Alder David Ahrens
210 Martin Luther King, Jr. Blvd
Madison, WI 53703
Phone: (608) 266-4071
Fax: (608) 267-8669
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Alder Ahrens’ Updates
September 2017 District Update
It's kind of jarring how the slow rhythm of summer's regular fare of street construction, back-to-back weekend festivals and mosquitoes quickly gives way to going back to school, doing what you meant to do all summer and for city government-types, the two months of budget discussions.
While there are no big surprises related to any of these annual events, there are decisions to be made. Some are important, others not so much. I won't get into problems such as the heavy mosquito infestation in the Carpenter-Ridgeway neighborhood (which is about 10x the city average) but these are some of the items that will be coming up in September.
The Budget: Many folks think that the Council determines the budget. Yes, we vote to approve it in November and we have many meetings to discuss it but in fact, we pretty much approve what the Mayor sends us.
The Mayor and his staff develop the budget with virtually no input from the Council. In early September two budgets are publicly released- one for building projects (the Capital budget) and one for operations (the Operating budget). The Finance Committee that reviews the Mayor's budget is chaired by the Mayor. All of the members, with a single exception, are appointed by the Mayor. When that committee approves the budget it goes to the Council where the meeting is also chaired by the Mayor. Questions about the budget are answered by the staff appointed by the Mayor. Do you get the picture?
Generally, the $250 million operating budget is passed with perhaps a modification of 1% or less by the Council. It is likely that this year, as in years past, the major issue will be whether the number of police officers should be increased. The Mayor opposes any increase and thus, a majority of the Council must support an amendment.
I'll get straight to the point: I support an increase in the number of police officers.
My view is that we either hire more police or we pay the existing force a tremendous amount of overtime- which is expensive and inefficient (people are not as effective in their 12th hour of work).
Given the spate of gun shots, homicides, drug overdoses and general mayhem, more sworn officers are needed to "carry the load." There are too many nights when the police are able to respond only to critical calls. I have heard from many constituents that this is not an acceptable level of service.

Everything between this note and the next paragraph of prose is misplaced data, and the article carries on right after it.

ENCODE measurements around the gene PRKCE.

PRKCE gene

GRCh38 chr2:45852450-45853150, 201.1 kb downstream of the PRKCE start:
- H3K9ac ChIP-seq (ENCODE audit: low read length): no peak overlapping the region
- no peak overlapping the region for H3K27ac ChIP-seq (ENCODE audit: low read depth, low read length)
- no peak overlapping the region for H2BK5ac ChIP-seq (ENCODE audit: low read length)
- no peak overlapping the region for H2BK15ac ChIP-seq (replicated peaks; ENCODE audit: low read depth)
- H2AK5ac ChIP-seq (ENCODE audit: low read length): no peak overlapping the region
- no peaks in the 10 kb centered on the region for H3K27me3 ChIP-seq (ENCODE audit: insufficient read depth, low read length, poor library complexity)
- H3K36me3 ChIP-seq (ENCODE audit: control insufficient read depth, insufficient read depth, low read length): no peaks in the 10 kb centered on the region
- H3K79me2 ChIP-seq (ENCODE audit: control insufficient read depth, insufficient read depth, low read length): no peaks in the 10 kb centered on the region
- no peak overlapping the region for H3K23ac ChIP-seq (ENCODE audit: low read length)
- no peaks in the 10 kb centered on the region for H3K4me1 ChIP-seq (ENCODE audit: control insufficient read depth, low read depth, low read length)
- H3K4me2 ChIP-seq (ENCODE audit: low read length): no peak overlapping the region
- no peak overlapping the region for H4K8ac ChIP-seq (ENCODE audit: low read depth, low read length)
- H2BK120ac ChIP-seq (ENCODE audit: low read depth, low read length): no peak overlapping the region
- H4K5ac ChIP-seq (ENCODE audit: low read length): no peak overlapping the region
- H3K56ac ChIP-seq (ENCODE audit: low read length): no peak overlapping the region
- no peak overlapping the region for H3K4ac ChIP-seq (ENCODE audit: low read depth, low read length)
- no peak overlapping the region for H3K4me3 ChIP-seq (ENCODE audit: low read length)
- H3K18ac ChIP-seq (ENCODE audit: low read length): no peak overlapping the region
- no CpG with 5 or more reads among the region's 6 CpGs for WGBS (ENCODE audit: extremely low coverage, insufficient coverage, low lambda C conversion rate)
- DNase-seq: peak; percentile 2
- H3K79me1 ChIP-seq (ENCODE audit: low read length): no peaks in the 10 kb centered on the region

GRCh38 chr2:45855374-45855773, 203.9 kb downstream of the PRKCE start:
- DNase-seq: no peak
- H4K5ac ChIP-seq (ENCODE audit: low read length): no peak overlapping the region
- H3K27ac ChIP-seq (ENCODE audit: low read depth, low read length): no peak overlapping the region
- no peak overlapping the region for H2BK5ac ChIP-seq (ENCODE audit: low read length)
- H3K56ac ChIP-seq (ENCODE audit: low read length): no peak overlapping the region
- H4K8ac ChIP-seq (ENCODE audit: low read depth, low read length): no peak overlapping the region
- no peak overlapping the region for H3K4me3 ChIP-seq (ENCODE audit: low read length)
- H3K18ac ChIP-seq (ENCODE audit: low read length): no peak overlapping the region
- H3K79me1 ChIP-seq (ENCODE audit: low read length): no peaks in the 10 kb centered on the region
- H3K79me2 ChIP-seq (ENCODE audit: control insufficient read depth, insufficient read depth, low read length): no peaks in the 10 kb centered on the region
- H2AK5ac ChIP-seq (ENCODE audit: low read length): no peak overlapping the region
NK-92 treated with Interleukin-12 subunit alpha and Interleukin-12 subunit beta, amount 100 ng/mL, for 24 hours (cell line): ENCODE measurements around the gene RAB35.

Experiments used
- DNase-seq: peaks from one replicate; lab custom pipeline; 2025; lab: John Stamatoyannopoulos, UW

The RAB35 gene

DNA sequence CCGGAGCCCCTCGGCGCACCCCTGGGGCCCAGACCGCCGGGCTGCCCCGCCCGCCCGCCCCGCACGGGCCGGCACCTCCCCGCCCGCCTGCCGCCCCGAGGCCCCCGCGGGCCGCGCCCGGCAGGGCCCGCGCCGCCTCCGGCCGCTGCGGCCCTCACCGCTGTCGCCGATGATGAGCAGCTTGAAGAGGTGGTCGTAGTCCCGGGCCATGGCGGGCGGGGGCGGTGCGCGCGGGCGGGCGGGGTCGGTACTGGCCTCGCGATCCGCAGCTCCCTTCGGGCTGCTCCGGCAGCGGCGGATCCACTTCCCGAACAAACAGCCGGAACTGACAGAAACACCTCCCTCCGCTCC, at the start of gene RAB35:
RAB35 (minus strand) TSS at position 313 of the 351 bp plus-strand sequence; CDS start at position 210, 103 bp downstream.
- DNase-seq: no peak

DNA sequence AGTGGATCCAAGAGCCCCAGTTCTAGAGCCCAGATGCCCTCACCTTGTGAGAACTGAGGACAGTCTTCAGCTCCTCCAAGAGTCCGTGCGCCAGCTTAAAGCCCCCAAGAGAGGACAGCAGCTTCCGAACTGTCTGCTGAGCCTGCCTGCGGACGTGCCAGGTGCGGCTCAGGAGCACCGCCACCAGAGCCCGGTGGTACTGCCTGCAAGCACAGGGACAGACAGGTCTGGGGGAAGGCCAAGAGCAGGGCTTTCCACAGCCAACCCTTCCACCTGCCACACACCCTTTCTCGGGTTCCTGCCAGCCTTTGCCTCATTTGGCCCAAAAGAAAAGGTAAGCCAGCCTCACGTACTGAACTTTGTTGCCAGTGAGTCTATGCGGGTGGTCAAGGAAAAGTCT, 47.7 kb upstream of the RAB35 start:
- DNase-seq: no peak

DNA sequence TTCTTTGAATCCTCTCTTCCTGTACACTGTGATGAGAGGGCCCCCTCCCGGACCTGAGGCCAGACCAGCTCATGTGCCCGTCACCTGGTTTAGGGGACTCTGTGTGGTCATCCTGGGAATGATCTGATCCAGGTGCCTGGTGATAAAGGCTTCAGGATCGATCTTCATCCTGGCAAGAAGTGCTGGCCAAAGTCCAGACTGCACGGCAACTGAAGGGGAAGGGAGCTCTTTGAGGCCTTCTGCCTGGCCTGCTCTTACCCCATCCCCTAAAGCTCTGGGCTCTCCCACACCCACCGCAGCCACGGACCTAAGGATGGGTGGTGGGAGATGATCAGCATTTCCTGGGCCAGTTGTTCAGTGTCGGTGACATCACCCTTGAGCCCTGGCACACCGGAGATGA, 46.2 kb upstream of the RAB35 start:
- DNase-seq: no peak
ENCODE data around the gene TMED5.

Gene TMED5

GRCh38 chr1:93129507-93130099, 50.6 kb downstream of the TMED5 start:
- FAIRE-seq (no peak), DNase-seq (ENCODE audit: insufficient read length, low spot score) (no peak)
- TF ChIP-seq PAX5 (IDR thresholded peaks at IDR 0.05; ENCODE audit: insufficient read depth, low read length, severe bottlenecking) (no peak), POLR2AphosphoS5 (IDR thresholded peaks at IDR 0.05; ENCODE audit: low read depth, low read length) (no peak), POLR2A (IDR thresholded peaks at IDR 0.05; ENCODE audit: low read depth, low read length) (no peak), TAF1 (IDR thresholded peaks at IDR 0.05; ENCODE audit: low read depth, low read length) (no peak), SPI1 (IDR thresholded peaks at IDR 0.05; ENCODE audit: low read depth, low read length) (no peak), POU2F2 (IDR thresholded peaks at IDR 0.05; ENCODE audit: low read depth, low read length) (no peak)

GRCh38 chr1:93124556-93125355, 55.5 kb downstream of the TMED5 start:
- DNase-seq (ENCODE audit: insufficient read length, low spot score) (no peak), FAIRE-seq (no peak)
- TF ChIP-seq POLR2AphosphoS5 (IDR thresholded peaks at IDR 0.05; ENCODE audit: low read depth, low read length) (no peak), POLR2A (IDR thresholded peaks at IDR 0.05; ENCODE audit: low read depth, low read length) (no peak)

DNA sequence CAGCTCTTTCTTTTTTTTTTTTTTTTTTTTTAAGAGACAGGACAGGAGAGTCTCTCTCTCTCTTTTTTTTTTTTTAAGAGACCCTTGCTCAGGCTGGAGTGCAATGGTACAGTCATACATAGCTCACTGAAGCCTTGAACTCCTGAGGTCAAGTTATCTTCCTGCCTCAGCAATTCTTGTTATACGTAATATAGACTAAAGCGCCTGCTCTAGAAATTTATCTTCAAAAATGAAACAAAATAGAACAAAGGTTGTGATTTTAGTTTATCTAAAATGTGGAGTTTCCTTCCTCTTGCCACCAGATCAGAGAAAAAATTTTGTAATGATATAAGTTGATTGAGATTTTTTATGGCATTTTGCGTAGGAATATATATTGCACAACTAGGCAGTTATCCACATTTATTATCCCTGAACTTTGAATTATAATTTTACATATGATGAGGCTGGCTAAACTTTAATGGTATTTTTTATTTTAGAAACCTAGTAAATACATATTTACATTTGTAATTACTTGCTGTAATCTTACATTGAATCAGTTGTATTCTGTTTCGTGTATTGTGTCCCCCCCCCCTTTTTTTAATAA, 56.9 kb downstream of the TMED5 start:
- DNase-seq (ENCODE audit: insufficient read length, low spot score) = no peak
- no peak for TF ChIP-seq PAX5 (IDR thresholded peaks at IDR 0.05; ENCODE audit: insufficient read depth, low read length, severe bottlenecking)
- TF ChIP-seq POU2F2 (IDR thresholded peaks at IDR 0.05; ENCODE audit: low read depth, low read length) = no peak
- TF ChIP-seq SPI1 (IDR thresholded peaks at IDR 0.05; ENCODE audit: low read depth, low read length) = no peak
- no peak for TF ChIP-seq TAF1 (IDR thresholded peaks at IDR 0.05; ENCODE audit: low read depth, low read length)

I have no illusions that adding 15 officers (at a cost of more than $1.5 million/yr) will make a discernible difference in police services or the incidence of violent crime. The addition of 15 officers will mean about one more officer per shift in each District. But it is a start to providing services at the level that is expected by residents.
Budget Listening Session: There's more to the budget than law enforcement. We will probably spend about $300 million on capital projects- mostly roads but also a few building projects.
What do you think? If you'd like to discuss your concerns and priorities, I am holding a Budget Listening Session on Saturday, September 30th, 10 AM-Noon at the Pinney Library Community Room. Let me and your neighbors know your thoughts.
Monona Golf Course: There's another meeting of the Golf Sub-committee (of the Parks Commission) tomorrow night, Tuesday, August 28th at 6:30 PM at the Olbrich Gardens atrium. The public will have an opportunity to share their views on the options available to address the deficits of the Golf Fund. I expect the committee members to reach a conclusion and make recommendations to the Parks Commission. This situation has worsened over the last few years with little action taken. The 2016 operating deficit in the Fund is $394,000 and has run deficits in nine of the last ten years.
Olbrich- Walters St. Park House: The bathroom and surrounding area will be rebuilt next year. We'll have a meeting to get your ideas on design, materials, and placement with the architect for the Parks Dept. The meeting will be at Schenk School on Thursday, Sept. 21st at 6:30 PM.
What Does a Renewable (Energy) Madison Mean to You?
Meet with the consultants hired by the city to design a "renewable" future for Madison. They'll discuss the process for creating this plan and some possible outcomes. Public participation is welcomed.
September 27, 2017
6 - 8 pm
Conference Room 302
No Refuse Collection Next Monday: There will be no refuse or recycling collection on Monday, September 4 for Labor Day. The drop-off sites will also be closed on September 4.
Madison residents who normally have their refuse and recycling collected on Mondays should instead place their carts at the curb for collection by 7 AM on Tuesday, September 5th. Refuse and recycling for the Tuesday pickup will also be collected on September 5.
Since the Streets Division will be collecting refuse and recycling from both the Monday and Tuesday districts on September 5, residents should have their collection carts curbside prior to 7 AM on that day.
The City of Madison drop-off sites will be open the following hours:
September 2, Saturday 8:30 a.m. until 4:30 p.m.
September 3, Sunday 8:30 a.m. until 4:30 p.m.
September 4, Monday Close
September 5, Tuesday 8:30am until 8:00pm
The temporary drop-off site on the east side is located at 4141 Nakoosa Trail, which is the former Cub Foods location. The yard waste only site at 402 South Point Rd will also be open as noted above.
As always, please feel free to contact me at email@example.com or at 334-1156 if you have questions or concerns regarding city policies or services.
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